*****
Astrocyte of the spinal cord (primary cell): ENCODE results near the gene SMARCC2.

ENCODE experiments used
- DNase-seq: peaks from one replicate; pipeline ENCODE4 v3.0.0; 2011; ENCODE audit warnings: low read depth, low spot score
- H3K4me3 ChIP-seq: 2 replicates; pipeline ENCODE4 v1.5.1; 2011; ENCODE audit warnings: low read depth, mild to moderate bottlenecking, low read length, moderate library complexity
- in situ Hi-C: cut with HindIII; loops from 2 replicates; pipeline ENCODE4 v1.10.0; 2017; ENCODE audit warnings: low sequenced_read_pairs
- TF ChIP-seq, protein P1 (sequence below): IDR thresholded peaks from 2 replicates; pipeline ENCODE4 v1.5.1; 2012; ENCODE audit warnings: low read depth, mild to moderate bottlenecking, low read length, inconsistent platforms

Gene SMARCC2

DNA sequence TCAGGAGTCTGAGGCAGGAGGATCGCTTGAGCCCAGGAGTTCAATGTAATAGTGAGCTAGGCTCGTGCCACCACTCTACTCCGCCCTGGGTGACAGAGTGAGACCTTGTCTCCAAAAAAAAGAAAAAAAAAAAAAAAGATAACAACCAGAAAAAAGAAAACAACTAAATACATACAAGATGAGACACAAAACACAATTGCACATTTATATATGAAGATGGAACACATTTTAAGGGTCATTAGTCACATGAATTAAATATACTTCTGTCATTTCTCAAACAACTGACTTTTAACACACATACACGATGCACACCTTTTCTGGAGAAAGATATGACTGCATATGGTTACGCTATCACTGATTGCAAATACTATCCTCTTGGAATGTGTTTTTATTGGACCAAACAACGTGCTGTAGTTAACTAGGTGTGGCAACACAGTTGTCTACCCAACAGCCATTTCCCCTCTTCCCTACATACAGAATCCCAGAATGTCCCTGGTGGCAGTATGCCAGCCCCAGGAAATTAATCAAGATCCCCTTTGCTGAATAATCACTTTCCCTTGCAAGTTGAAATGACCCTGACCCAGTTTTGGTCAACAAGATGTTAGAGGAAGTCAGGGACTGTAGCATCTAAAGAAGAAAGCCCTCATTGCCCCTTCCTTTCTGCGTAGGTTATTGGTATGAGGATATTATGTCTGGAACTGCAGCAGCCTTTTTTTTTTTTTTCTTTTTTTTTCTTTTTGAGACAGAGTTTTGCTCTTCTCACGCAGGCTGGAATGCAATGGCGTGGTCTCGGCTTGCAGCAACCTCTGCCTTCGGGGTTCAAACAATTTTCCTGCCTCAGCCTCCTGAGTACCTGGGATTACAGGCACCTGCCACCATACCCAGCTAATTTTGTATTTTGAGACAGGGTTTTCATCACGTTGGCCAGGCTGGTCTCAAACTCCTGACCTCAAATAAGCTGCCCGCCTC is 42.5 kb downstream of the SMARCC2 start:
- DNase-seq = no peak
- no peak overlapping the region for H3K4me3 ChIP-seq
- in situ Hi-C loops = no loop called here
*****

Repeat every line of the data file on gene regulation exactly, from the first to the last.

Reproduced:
Astrocyte of the spinal cord (primary cell): ENCODE results near the gene SMARCC2.

ENCODE experiments used
- DNase-seq: peaks from one replicate; pipeline ENCODE4 v3.0.0; 2011; ENCODE audit warnings: low read depth, low spot score
- H3K4me3 ChIP-seq: 2 replicates; pipeline ENCODE4 v1.5.1; 2011; ENCODE audit warnings: low read depth, mild to moderate bottlenecking, low read length, moderate library complexity
- in situ Hi-C: cut with HindIII; loops from 2 replicates; pipeline ENCODE4 v1.10.0; 2017; ENCODE audit warnings: low sequenced_read_pairs
- TF ChIP-seq, protein P1 (sequence below): IDR thresholded peaks from 2 replicates; pipeline ENCODE4 v1.5.1; 2012; ENCODE audit warnings: low read depth, mild to moderate bottlenecking, low read length, inconsistent platforms

Gene SMARCC2

DNA sequence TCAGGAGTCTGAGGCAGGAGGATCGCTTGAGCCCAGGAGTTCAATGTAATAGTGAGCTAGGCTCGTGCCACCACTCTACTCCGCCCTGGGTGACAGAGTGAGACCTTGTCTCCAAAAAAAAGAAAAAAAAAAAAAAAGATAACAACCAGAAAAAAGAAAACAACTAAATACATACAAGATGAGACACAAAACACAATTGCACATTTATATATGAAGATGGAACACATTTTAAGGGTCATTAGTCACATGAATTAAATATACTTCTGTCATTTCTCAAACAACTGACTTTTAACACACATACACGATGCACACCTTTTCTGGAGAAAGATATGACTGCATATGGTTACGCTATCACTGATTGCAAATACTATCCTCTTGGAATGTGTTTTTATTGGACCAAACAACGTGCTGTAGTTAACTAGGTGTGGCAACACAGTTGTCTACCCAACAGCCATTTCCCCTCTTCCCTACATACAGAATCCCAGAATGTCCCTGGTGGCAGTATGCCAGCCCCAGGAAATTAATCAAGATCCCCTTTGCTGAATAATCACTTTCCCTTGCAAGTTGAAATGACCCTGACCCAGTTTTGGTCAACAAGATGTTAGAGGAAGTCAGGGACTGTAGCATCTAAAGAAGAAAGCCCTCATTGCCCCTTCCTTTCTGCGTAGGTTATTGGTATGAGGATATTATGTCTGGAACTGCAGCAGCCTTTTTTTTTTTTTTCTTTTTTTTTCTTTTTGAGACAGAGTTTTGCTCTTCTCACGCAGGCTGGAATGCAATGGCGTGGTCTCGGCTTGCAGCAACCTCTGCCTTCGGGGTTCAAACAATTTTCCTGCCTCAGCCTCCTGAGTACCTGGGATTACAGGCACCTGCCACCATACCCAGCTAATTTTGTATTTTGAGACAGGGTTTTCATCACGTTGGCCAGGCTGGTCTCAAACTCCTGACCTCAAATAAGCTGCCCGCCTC is 42.5 kb downstream of the SMARCC2 start:
- DNase-seq = no peak
- no peak overlapping the region for H3K4me3 ChIP-seq
- in situ Hi-C loops = no loop called here